After Thihathu's death in 1325, the two kingdoms formally went separate ways, with Pinya controlling southern Upper Burma and Sagaing northern Upper Burma.[2] (Zatadawbon Yazawin[14] and Maha Yazawin[15] chronicles count Saw Yun's official reign at Sagaing only after the death of Thihathu whereas later chronicles Yazawin Thit[16] and Hmannan Yazawin[17] count his reign from his first insurrection in 1315.) Early on, Pinya's new rulers still had designs on Sagaing. Pinya's attempt to assassinate Saw Yun nearly succeeded, stopped only by the assassin Khin Nyo's conscience at the last minute.[18][19]

Saw Yun was remembered in Burmese chronicles as powerful, kindly and popular. He also contributed to Burmese military. In 1318, Saw Yun formed a cavalry regiment called Sagaing Htaungthin (စစ်ကိုင်း ထောင်သင်း [zəɡáɪɴ tʰàʊɴ ɵɪ́ɴ]; lit. "Thousand-strong Regiment of Sagaing", although the numbers added up to only 830), which was maintained up till the fall of Burmese monarchy, and nine squadrons of cavalry.[20]

Cavalry name Strength
Tamakha Myin
တမာခါး မြင်း
150
Pyinsi Myin
ပြင်စည် မြင်း
150
Yudawmu Myin
ယူတော်မူ မြင်း
150
Letywaygyi Myin
လက်ရွေးကြီး မြင်း
150
Letywaynge Myin
လက်ရွေးငယ် မြင်း
70
Kyaungthin Myin
ကြောင်သင်း မြင်း
50
Myinthegyi Myin
မြင်းသည်ကြီး မြင်း
50
Hketlon Myin
ခက်လုံး မြင်း
30
Sawputoh Myin
စောပွတ်အိုး မြင်း
30

He died c. 5 February 1327.[3] He had four children by his chief queen Saw Hnaung: Soe Min, Kyaswa, Nawrahta Minye, and Tarabya II.[21]

Historiography[edit]

The chronicles and inscriptional evidence show various dates with regard to his life.

Source Birth–Death Age Reign Length of reign Reference
Zatadawbon Yazawin c. 1303–1330/31 27 1322/23–1330/31 8 [14]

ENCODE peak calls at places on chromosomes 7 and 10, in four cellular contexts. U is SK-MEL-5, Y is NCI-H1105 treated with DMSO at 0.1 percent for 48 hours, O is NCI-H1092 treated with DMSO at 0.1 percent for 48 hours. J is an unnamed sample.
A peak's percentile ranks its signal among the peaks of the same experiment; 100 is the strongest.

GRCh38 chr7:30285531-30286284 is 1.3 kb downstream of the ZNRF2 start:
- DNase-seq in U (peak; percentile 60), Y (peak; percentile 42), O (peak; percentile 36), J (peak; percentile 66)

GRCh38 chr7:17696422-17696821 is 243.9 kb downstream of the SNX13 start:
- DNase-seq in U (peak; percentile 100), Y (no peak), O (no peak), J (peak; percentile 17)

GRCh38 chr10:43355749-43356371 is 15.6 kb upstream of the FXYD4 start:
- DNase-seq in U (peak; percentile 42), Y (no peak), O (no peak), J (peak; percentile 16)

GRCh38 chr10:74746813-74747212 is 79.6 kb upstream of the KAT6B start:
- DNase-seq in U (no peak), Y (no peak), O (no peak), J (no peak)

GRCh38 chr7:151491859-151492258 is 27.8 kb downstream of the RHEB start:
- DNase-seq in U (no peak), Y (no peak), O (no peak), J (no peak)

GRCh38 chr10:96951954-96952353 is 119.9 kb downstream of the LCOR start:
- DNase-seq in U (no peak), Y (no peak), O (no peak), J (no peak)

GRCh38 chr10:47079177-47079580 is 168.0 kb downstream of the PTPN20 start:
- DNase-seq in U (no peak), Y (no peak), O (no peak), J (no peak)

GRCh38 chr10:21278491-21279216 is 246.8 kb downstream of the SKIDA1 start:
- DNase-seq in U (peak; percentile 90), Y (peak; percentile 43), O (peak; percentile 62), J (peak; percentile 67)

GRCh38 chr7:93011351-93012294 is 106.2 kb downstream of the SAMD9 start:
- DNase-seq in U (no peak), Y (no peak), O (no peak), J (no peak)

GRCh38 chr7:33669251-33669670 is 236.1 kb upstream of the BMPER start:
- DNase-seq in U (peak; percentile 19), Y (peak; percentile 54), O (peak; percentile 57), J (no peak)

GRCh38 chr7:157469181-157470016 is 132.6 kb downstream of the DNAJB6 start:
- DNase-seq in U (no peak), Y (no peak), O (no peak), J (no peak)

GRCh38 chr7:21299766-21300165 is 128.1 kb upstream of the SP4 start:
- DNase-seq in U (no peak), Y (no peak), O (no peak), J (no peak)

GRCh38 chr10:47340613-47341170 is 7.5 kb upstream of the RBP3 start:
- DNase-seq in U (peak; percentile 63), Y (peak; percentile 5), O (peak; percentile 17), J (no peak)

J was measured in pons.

Maha Yazawin [15]
Yazawin Thit c. 1300 – 30 April 1322 21 15 May 1315 – 30 April 1322 8 [sic] [16][note 1]
Hmannan Yazawin [17]

Notes[edit]

  1. ^ (Yazawin Thit Vol. 1 2012: 161): 12th waxing of 3rd month of 677 ME = 15 May 1315. (Yazawin Thit Vol. 1 2012: 173): Tarabya I ascended to the throne on Friday, 1st waning of Kason 684 ME (Saturday, 1 May 1322); if it was Friday, it should have been 30 April 1322.

References[edit]

  1. ^ a b Phayre 1967:58–59
  2. ^ a b Htin Aung 1967: 71–79
  3. ^ a b Than Tun 1959: 126
  4. ^ Hmannan Vol. 1 2003: 371–372
  5. ^ Hmannan Vol. 1 2003: 370
  6. ^ Hmannan Vol. 1 2003: 371
  7. ^ Hmannan Vol. 1 2003: 374
  8. ^ (Hmannan Vol. 1 2003: 375): 12th waxing of Nayon 677 ME
  9. ^ a b Htin Aung 1967: 77
  10. ^ Yazawin Thit Vol. 1 2012: 161, fn-3
  11. ^ Hmannan Vol. 1 2003: 375–376
  12. ^ Yazawin Thit Vol. 1 2012: 160, fn#1
  13. ^ Hmannan Vol. 1 2003: 372
  14. ^ a b Zata 1960: 43
  15. ^ a b Maha Yazawin Vol. 1 2006: 270
  16. ^ a b Yazawin Thit Vol. 1 2012: 161, 172–173
  17. ^ a b Hmannan Vol. 1 2003: 375, 388–389
  18. ^ Hmannan Vol. 1 2003: 383
  19. ^ Yazawin Thit Vol. 1 2012: 163
  20. ^ Hmannan Vol. 1 2003: 388–389
  21. ^ Yazawin Thit Vol. 1 2012: 175−176

Bibliography[edit]

  • Harvey, G. E. (1925). History of Burma: From the Earliest Times to 10 March 1824. London: Frank Cass & Co. Ltd. 
  • Htin Aung, Maung (1967). A History of Burma. New York and London: Cambridge University Press. 
  • Kala, U (1720). Maha Yazawin (in Burmese). 1–3 (2006, 4th printing ed.). Yangon: Ya-Pyei Publishing. 
  • Maha Sithu (1798). Myint Swe (1st ed.); Kyaw Win, Ph.D. and Thein Hlaing (2nd ed.), eds. Yazawin Thit (in Burmese). 1–3 (2012, 2nd printing ed.). Yangon: Ya-Pyei Publishing. 
  • Phayre, Lt. Gen. Sir Arthur P. (1883). History of Burma (1967 ed.). London: Susil Gupta. 
  • Royal Historical Commission of Burma (1832). Hmannan Yazawin (in Burmese). 1–3 (2003 ed.). Yangon: Ministry of Information, Myanmar. 
  • Than Tun (December 1959). "History of Burma: A.D. 1300–1400". Journal of Burma Research Society. XLII (II). 
Saw Yun
Born: c. 1299 Died: 5 February 1327
Regnal titles
Preceded by
Thihathu
King of Sagaing
15 May 1315 – 5 February 1327
Succeeded by
Tarabya I